Vista Upgrades Available for Download

SEATTLE (AP) -- Microsoft Corp. posted a major package of updates and security fixes for its Windows Vista operating system for download starting Tuesday.

People whose PCs run the newest Microsoft operating system can use Microsoft's Windows Update tool or visit its Download Center Web site and download the free Service Pack 1. In some cases, computer users may need to download older updates before they'll be able to install SP1.

Many of the fixes contained in SP1 have already been released as part of regular monthly updates in the year since the operating system went on sale to consumers. Microsoft has said SP1 improves Vista's reliability, security and performance.

Before SP1 was made widely available, Microsoft had determined that a handful of programs will fail in some way after SP1 is installed. On Tuesday, a Windows team blog said PC users with some drivers installed will "temporarily" not be able to get SP1 at all.

Microsoft said SP1 will block several applications from running for "reliability reasons." The list includes BitDefender Antivirus and Internet Security, version 10; Fujitsu's Shock Sensor hard drive protection for rugged laptops; two versions of Jiangmin KV Antivirus software and Check Point Technologies' Zone Alarm Security Suite.

The company said a few programs won't run on SP1, such as Web application design program Iron Speed Designer, while others will stop working well, like The New York Times Reader application.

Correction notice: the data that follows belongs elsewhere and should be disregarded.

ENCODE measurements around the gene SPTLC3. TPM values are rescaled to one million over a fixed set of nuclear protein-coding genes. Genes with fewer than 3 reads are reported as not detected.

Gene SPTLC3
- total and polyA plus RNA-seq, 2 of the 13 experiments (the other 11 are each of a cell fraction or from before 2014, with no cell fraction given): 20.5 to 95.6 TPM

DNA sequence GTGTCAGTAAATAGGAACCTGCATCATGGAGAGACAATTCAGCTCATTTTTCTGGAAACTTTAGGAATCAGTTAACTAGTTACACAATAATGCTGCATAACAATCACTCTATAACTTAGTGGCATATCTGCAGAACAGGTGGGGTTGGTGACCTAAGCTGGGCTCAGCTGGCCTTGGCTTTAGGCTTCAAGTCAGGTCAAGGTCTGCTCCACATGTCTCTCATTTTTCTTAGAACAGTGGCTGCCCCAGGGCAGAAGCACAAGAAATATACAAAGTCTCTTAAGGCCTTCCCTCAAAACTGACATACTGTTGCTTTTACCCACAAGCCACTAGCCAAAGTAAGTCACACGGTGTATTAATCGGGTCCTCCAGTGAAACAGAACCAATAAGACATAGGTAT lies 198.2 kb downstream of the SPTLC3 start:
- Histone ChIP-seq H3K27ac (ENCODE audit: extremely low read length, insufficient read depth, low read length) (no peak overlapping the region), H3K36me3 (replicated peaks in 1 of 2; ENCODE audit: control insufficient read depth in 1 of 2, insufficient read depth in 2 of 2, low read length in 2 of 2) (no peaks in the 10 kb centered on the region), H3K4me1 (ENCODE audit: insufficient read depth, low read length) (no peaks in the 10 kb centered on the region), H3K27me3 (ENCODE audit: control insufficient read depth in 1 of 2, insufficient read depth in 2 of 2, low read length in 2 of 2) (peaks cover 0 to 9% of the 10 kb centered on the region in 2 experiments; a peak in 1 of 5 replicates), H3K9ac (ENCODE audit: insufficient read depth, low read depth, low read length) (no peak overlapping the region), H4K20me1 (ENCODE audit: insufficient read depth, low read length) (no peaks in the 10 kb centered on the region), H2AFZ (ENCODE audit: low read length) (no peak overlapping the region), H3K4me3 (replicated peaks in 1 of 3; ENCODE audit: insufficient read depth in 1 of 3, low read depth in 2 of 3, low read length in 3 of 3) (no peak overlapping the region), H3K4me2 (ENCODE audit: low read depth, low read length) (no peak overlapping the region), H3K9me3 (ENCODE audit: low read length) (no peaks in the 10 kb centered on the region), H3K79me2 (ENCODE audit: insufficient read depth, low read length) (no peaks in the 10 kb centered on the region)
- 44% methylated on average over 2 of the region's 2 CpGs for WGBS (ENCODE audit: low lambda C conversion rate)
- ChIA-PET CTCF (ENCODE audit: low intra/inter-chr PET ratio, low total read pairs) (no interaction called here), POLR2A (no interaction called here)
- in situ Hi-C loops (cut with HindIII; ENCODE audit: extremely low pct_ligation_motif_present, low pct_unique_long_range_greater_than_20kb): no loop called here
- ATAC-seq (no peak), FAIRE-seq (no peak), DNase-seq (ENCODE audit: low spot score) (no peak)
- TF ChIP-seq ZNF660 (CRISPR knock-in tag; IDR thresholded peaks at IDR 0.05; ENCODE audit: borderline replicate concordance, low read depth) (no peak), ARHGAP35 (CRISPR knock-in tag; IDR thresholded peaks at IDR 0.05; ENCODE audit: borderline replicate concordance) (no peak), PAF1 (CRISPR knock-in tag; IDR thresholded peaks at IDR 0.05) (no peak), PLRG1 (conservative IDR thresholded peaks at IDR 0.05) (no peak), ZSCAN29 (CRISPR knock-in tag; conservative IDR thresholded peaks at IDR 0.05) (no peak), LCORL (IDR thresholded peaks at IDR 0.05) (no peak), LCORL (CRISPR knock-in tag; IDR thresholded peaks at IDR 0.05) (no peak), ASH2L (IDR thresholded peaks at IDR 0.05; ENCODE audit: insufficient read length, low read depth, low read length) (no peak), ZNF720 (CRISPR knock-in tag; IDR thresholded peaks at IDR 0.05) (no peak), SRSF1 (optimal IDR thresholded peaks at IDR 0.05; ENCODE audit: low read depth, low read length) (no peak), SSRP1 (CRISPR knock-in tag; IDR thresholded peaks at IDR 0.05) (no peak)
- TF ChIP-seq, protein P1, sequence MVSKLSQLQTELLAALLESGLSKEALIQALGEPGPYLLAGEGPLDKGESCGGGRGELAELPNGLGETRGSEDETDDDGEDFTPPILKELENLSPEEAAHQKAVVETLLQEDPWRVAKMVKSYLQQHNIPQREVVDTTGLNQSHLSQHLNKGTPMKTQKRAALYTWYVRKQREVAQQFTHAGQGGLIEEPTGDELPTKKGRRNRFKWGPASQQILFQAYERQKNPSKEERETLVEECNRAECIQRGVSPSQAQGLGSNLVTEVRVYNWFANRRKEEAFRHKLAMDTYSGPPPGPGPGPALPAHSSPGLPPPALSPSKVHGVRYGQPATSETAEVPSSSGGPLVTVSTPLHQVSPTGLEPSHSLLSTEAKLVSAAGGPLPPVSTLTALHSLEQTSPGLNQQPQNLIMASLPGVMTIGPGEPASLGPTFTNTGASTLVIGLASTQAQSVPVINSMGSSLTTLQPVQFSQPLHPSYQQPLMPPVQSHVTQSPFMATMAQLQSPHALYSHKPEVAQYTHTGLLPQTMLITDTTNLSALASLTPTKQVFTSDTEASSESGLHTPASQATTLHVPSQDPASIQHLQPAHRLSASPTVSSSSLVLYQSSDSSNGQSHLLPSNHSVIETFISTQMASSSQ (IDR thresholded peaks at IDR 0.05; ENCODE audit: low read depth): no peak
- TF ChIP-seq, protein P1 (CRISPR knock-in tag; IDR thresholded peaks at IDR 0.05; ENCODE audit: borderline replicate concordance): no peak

Certain device drivers from RealTek AC, Intel and Symantec are among those Microsoft said would prevent an upgrade to SP1. The software maker said PC users can seek out updates from most of the makers of those devices to fix the problem.

Industry analysts offered mixed reports on whether Vista SP1 makes a noticeable difference on the way their computers run.

Michael Cherry, of the research group Directions on Microsoft, said that after installing SP1, the time it took to copy files over a network "returned to normal" - meaning, the operation felt as speedy as it did using Windows XP, Vista's predecessor.

But he said one thing SP1 didn't fix was his ability to wake his PC from sleep mode, which he described as "a hit or miss affair."

Rob Enderle, principal analyst with the Enderle Group, said it took an hour or so to install the service pack on each of two of his computers, but once the machines were upgraded they both seemed "snappier" and less prone to crashing.

Is Vista "as fast as XP or not - now it's close enough where you can have the argument, where before, (Vista) was clearly slower," Enderle said.

While Cherry argued that breaking a short list of security programs was unacceptable, Enderle said that's par for the course with service packs, which often make changes to the deepest layers of the operating system, which security programs also access.

For now, the service pack is available for copies of Vista in five languages: English, French, Spanish, German and Japanese. The service pack for other languages will be released for manufacturing in mid-April, which Microsoft is also expected to push the upgrades to computer users who have set their PCs to receive automatic updates.

While Microsoft has not specified when retailers will start stocking boxed copies of Vista SP1, Web retailer Amazon.com Inc. is selling the software for shipping Wednesday.

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On the Net:

http://www.microsoft.com/downloads

http://www.windowsvistablog.com

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